#21 June 2021
Welcome to our June 2021 newsletter.
This month we highlight new articles by Richard Winters and Mike Slott, a report on the book launches for Winton Higgins’s collection of essays on secular Buddhism, and a review of Winton’s book by Alex Carr.
Avoiding the conceit of superiority: a cautionary note for secular Buddhists
To avoid the superiority conceit pervasive in debates within Buddhism, secular Buddhists need to recognize two key points: 1) our approach to the Buddha’s teachings is only one of many legitimate approaches and 2) Buddhism, whether, in a secular or traditional form, does not provide us with all the answers to the key challenges that we face today.
Book launches for Winton Higgins’s new book on secular Buddhism
Beginning 19 May 2021, four book launches were held to introduce Winton Higgins’s new book, Revamp: writings on secular Buddhism. The book is published by Tuwhiri and consists of a collection of essays on various topics related to secular Buddhism.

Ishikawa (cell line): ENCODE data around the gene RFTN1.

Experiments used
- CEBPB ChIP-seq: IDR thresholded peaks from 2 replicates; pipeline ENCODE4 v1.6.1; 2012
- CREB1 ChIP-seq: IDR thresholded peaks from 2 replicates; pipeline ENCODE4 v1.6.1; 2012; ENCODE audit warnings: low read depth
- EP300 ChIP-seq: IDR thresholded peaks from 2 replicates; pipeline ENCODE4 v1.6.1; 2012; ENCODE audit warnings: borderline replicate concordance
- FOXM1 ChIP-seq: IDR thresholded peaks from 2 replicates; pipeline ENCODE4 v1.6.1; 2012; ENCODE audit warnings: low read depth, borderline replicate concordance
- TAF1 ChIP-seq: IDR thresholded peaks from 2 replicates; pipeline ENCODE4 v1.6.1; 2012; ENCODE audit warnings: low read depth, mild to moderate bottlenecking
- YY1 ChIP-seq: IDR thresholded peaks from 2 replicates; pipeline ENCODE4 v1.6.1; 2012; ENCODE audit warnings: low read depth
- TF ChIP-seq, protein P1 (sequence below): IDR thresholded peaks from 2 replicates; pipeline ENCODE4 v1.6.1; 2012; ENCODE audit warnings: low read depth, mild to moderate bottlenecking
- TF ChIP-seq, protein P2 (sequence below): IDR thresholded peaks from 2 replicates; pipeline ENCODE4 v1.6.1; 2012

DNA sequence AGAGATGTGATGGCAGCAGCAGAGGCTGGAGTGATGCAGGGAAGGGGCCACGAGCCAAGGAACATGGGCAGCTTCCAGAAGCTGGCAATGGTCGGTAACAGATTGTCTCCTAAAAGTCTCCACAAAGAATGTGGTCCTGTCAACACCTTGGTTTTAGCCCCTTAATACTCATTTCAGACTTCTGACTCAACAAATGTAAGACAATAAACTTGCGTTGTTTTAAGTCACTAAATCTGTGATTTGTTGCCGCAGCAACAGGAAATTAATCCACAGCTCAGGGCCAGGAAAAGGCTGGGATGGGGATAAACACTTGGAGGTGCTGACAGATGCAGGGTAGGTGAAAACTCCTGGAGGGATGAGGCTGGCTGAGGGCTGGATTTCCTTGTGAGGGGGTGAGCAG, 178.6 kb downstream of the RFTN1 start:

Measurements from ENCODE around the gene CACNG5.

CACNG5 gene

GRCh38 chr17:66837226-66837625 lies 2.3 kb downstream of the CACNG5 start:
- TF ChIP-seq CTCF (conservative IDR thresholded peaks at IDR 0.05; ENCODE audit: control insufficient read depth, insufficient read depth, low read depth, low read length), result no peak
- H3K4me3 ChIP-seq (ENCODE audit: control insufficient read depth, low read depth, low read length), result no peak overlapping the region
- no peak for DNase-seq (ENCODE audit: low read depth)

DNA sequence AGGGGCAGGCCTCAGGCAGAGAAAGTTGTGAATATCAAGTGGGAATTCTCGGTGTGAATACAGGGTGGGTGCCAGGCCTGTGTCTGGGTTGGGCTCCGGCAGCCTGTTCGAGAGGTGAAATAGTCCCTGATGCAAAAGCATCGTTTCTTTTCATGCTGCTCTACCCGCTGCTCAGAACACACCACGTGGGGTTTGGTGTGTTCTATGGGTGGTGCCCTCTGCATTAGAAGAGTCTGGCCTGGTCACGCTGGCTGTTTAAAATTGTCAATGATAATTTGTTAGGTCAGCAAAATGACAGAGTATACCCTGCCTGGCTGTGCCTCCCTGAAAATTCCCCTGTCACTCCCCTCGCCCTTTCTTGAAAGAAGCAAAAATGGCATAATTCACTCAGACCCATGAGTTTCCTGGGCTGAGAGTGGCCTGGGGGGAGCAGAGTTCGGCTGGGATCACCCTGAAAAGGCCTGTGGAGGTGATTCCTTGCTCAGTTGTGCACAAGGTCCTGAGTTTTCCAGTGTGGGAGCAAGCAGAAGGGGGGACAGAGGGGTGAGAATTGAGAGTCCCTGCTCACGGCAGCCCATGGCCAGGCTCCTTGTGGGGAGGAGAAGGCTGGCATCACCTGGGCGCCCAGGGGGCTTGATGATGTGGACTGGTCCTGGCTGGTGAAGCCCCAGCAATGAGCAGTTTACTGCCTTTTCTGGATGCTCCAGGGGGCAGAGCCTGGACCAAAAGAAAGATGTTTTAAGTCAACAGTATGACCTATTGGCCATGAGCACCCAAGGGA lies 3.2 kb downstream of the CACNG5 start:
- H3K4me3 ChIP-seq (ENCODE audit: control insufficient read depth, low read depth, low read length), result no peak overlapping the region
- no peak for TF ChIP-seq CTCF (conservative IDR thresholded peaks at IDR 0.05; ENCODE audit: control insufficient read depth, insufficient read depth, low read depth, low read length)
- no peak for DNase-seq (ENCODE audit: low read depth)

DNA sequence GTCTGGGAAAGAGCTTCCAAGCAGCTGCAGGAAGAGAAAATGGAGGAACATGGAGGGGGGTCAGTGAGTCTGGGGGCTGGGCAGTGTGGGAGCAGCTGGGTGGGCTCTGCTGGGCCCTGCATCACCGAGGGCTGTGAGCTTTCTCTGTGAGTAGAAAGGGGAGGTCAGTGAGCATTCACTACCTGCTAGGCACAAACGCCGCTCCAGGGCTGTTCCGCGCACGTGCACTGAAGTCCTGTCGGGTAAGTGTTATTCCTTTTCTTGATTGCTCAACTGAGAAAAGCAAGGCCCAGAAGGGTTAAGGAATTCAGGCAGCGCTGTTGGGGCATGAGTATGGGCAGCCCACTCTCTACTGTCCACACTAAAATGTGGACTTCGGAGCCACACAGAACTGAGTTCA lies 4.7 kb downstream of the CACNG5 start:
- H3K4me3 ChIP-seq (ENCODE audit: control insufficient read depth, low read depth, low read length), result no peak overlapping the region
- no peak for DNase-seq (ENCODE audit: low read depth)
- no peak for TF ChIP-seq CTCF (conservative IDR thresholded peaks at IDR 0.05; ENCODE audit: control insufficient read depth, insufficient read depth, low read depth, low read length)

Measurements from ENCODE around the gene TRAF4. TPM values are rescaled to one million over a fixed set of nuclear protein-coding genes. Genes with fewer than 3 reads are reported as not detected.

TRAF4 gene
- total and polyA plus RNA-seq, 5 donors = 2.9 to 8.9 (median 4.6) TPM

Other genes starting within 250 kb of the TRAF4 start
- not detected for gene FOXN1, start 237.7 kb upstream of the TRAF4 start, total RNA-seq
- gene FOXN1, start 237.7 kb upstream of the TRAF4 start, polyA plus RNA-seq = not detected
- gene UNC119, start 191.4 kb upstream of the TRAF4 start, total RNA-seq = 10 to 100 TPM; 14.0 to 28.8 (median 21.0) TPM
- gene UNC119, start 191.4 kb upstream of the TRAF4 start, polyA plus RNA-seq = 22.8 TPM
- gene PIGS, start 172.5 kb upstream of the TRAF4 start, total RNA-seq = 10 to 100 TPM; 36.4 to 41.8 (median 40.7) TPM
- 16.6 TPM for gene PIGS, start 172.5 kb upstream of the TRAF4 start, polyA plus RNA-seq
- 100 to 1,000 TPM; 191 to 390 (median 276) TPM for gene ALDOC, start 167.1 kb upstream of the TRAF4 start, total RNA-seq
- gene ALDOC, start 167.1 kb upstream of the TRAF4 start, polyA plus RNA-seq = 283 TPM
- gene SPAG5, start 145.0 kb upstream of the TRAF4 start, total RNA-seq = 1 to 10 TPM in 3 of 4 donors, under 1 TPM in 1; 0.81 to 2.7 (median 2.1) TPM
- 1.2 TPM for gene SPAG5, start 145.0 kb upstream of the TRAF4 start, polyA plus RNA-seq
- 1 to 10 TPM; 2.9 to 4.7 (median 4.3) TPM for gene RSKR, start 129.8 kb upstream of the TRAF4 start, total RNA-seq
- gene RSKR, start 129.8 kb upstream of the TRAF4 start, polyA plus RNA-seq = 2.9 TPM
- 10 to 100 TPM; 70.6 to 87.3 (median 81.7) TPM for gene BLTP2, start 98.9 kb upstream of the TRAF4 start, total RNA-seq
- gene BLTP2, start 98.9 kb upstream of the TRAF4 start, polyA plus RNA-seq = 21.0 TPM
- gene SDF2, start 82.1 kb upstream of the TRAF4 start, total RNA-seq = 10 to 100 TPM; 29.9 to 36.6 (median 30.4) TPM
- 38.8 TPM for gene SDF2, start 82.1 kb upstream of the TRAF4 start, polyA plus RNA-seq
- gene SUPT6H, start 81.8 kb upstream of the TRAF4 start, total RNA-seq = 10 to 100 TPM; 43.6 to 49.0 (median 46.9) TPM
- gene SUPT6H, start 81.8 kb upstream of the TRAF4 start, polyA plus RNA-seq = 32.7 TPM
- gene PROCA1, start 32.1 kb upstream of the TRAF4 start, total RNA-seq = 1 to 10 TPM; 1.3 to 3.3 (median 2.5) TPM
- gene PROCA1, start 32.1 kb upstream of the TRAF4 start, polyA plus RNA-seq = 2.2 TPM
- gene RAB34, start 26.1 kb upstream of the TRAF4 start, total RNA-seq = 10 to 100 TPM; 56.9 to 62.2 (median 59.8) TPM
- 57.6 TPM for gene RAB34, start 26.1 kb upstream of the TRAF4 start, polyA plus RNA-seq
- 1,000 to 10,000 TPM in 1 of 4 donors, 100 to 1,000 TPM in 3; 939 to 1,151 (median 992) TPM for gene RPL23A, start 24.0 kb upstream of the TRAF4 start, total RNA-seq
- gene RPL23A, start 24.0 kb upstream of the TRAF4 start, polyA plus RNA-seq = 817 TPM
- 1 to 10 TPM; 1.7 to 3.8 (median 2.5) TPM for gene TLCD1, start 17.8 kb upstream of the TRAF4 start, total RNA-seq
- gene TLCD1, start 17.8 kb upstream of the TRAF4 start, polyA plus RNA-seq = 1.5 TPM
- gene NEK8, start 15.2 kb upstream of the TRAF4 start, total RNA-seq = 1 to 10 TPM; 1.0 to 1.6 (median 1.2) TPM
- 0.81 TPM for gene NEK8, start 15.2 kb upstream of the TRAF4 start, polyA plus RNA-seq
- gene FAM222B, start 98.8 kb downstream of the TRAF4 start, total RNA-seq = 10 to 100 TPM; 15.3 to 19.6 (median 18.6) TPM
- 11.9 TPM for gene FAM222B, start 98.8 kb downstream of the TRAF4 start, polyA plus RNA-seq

Join SBN’s online group
The Secular Buddhist Network is sponsoring an online group which meets the third Thursday of each month on Zoom. It’s a great opportunity for secular Buddhists and those who are interested in learning more about a secular approach to the dharma to connect with each other and to discuss key issues.
Connect with Secular Buddhists worldwide
If you have a sangha, centre, meditation group, resource or website, or are an individual who would like to connect with other secular Buddhists, fill out our simple form and we can add you to our listing of secular Buddhist groups and individuals, as well as an interactive map.
A review of Winton Higgins’s new book: Revamp
Alex Carr reviews Winton Higgins’s latest book, Revamp: writings on secular Buddhism. He argues that Winton provides the best account of the history of secular Buddhism available today and identifies the core characteristics of this relatively new trend within Buddhism. While reflecting on its key perspectives and practices, Winton also identifies the key challenges facing secular Buddhists.
A secular interpretation of the ‘Mind Training’ slogans
Richard Winter presents the 59 slogans of the Tibetan teachings on ‘Mind-Training’ in a style that is familiar and accessible not just for ‘Buddhists’ but for any of us who, irrespective of systems of belief or cultural allegiances, are open to the appeal of Buddhist-inspired meditation practice, as a resource for trying to flourish in a difficult world.
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